As if we needed more confusion in the SOA world,ZapThink's Ron Schmelzerpoints out in a new piece that "registries" are being confused with "repositories," while the UDDI spec is being confused with a product.
"In the world of SOA, significant confusion surrounds the storage and management of Service metadata that developers need during design time, as well as the metadata that the SOA infrastructure requires to manage Service operation during runtime," he states. Citing the dictionary, he explains that aregistry "is a place where official records are kept. In the technical sense, a registry is an authoritative store of information that relates to a particular task at hand...registries store metadata that relate to the particular asset you have interest in, without actually containing those assets. The store that actually contains those assets is the repository. A repository, like the gold repository in Fort Knox, stores actual assets and typically controls access to those assets. So, while a registry simply records official information that relates to an asset, the repository stores the assets themselves. "
The problem emerges when developers try to determine which assets toregister in a Services registry and which ones to placein a repository."When thinking about SOA, think about what a Service registry does," Schmelzer advises. "And then, think about all the assets that are associated and related to those Services. Where do models go? Where do functional specs go? How about policies, schemas, and transformation maps? While a registry might be the right place to store a Service definition and associated policy metadata, it is not the right place to store service artifacts such as models, maps, shared keys, and transformational schemas."
He further notes that "developers have different needs for registries at design time than systems require for runtime operation. Design time registries help developers locate assets, make decisions about which ones are best to use among many that might be similarly appropriate or adequate, and understand the various costs involved in their consumption. Runtime registries help systems make automated, policy-based decisions about Service selection. However, there is no such design time vs. runtime delineation for repositories. A repository is simply a repository to be used at both design time and runtime. Understanding the difference is key to figuring out which assets belong in what type of metadata storage system."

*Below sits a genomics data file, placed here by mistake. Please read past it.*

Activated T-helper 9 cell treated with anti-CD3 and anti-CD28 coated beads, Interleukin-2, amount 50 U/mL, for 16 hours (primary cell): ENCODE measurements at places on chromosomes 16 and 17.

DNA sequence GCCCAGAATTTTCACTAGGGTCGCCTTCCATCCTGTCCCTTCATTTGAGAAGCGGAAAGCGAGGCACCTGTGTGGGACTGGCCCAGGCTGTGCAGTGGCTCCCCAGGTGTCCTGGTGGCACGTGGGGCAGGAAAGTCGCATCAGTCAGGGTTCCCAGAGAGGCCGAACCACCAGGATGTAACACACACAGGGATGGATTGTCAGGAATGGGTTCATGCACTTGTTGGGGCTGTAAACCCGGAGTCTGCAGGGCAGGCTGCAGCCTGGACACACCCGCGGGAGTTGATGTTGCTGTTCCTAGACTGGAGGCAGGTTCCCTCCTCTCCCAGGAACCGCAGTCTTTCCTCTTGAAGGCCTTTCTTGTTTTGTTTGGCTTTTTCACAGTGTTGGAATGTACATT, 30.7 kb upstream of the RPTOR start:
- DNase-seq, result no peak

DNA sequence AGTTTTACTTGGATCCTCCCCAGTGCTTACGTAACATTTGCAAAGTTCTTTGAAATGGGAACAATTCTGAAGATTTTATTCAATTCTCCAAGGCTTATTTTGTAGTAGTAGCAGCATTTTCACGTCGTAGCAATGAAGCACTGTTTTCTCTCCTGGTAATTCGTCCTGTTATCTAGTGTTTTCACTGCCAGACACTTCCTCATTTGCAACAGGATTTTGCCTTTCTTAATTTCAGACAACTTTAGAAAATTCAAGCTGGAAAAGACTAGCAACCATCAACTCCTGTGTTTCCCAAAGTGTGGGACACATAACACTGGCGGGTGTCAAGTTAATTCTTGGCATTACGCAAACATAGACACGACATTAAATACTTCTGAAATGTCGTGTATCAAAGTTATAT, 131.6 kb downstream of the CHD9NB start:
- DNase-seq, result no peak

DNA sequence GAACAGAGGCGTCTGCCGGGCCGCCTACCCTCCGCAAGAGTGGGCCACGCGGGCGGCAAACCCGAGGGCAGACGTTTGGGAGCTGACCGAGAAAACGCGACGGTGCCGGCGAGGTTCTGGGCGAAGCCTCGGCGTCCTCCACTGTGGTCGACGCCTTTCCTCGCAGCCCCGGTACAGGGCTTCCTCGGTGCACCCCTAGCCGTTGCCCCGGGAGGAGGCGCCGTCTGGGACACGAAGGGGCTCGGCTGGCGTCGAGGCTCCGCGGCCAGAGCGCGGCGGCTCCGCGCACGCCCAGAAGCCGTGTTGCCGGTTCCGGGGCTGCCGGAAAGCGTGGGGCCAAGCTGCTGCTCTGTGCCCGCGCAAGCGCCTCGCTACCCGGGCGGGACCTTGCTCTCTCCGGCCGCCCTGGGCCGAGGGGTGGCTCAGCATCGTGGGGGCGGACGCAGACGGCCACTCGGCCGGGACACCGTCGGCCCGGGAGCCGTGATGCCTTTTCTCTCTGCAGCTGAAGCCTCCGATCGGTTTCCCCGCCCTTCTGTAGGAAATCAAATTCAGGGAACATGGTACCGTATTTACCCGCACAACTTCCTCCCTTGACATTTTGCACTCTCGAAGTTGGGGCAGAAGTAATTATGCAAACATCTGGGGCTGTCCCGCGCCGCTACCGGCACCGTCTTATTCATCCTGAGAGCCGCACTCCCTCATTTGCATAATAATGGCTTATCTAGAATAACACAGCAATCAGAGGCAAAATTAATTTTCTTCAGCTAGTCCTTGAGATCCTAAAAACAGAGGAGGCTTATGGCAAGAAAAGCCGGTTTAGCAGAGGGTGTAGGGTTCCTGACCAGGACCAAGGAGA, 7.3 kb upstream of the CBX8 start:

The discussion around current confusion dives deeper into what has turned out to be a controversial issue -- namely, the desire of some vendors to package UDDI specs as an actual product.
"In the final analysis, the key to understanding how to apply these various standards and feature sets is to realize that a Service is an asset that contains both platform-dependent information that governs its functionality as well as metadata that govern its use," he concludes. "Therefore, metadata govern both the asset and its use, establishing the vital role metadata management plays in making an SOA work. SOA governance, for example, is a class of problems that focuses on managing human, rather than system, behavior. Registries and repositories both provide the metadata management that is needed to solve SOA governance issues. As such, as vendors increasingly build products to solve SOA governance issues, their products will span the capabilities of registries and repositories and likewise provide support for specifications that include, but are not limited to UDDI. As end-users work their way through the various options for working with and storing metadata, theres no doubt were getting ever closer to the vision of the Service-oriented enterprise."